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World Bank, Washington, DC
Middle East and North Africa | Jordan
2013-10-16T15:21:37Z | 2013-10-16T15:21:37Z | 2012-07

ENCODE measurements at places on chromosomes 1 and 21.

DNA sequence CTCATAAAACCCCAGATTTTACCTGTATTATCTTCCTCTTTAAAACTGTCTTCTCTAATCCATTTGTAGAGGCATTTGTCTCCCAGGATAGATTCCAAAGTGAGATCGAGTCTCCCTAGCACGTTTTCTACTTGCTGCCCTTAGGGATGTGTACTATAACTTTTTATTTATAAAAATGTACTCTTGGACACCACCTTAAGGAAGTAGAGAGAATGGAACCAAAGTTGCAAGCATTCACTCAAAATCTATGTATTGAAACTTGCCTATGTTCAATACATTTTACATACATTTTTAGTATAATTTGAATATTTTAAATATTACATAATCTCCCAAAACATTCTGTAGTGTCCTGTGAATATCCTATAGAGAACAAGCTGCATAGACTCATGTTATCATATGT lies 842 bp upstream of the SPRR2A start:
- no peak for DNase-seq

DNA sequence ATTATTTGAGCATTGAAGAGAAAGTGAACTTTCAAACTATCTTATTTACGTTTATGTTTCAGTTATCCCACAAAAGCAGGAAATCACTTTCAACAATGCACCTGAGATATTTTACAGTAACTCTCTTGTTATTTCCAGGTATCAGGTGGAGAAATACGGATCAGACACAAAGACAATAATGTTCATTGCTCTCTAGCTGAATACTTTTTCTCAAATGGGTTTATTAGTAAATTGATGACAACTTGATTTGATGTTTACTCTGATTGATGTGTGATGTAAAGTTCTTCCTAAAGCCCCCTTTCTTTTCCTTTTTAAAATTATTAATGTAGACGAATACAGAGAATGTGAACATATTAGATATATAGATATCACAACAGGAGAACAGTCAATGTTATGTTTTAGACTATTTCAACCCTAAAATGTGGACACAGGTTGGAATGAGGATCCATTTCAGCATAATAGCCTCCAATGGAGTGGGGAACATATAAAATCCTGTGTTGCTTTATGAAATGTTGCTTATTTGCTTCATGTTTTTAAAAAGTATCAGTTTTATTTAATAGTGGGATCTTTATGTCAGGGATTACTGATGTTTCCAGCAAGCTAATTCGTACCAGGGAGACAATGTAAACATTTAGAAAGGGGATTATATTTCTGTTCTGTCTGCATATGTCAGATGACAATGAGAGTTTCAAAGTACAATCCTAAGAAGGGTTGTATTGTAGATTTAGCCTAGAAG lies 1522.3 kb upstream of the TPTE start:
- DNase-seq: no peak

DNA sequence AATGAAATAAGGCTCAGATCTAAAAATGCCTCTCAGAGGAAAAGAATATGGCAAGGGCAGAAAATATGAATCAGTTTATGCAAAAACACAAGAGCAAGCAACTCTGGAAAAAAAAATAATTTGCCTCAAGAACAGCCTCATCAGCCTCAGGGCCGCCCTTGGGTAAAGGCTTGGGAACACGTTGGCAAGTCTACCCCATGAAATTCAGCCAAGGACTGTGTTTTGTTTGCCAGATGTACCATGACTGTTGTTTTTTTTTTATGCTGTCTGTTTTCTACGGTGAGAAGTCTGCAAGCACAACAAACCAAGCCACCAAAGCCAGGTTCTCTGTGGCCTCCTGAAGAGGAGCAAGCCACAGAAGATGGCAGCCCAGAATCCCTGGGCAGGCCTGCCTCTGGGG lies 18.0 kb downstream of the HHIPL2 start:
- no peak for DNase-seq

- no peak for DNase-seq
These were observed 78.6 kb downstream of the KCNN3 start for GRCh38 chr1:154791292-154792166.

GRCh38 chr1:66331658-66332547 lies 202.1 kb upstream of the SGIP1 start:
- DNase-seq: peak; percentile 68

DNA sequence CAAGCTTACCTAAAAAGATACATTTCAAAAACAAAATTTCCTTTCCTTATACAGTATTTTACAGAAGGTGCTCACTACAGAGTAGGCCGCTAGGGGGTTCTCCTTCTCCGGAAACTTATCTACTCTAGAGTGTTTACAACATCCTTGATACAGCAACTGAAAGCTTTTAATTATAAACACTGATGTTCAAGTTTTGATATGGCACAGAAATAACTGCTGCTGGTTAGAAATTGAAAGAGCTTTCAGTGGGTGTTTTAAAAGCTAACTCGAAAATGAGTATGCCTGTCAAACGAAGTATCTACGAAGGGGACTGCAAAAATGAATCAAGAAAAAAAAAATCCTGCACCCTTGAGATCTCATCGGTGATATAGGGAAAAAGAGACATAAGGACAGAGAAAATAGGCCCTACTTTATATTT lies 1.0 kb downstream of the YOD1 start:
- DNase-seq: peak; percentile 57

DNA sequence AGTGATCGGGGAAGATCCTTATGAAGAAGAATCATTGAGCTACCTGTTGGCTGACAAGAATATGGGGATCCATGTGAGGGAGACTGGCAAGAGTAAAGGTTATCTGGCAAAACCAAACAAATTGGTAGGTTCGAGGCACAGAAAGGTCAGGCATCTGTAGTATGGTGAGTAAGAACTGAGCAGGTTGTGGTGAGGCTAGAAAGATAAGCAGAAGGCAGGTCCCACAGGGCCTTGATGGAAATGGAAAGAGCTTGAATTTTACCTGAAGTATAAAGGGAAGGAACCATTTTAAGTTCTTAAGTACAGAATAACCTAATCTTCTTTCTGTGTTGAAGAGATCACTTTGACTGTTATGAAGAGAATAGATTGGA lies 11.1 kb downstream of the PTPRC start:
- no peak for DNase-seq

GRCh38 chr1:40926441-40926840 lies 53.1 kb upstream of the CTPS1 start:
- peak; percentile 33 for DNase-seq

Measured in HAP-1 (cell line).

While many governments in the Arab world have undertaken some privatizations since the early 1990s, many retain surprisingly large portfolios of fully, majority, or minority state-owned enterprises (SOEs). As in other parts of the world, privatization often causes concerns among citizens. Workers fear loss of employment and benefits; consumers worry about price increases; and voters mistrust government officials. Jordan's experience during 1998 - 2008, when the Government of Jordan (GOJ) privatized fourteen SOEs in telecommunications, electricity, air transport, mining and other sectors with technical assistance program financing from the U.S. Agency for International Development (USAID) demonstrates both how privatization can provide a wide range of benefits to society and how to implement a privatization program. Privatization is contentious, and it can be difficult to demonstrate the benefits. To do so, it will be useful to establish a pre-privatization baseline in terms of the enterprise performance results, employment effects, fiscal effects, investment, and competitiveness to be expected in a counter-factual case where the enterprise remains under state-ownership.


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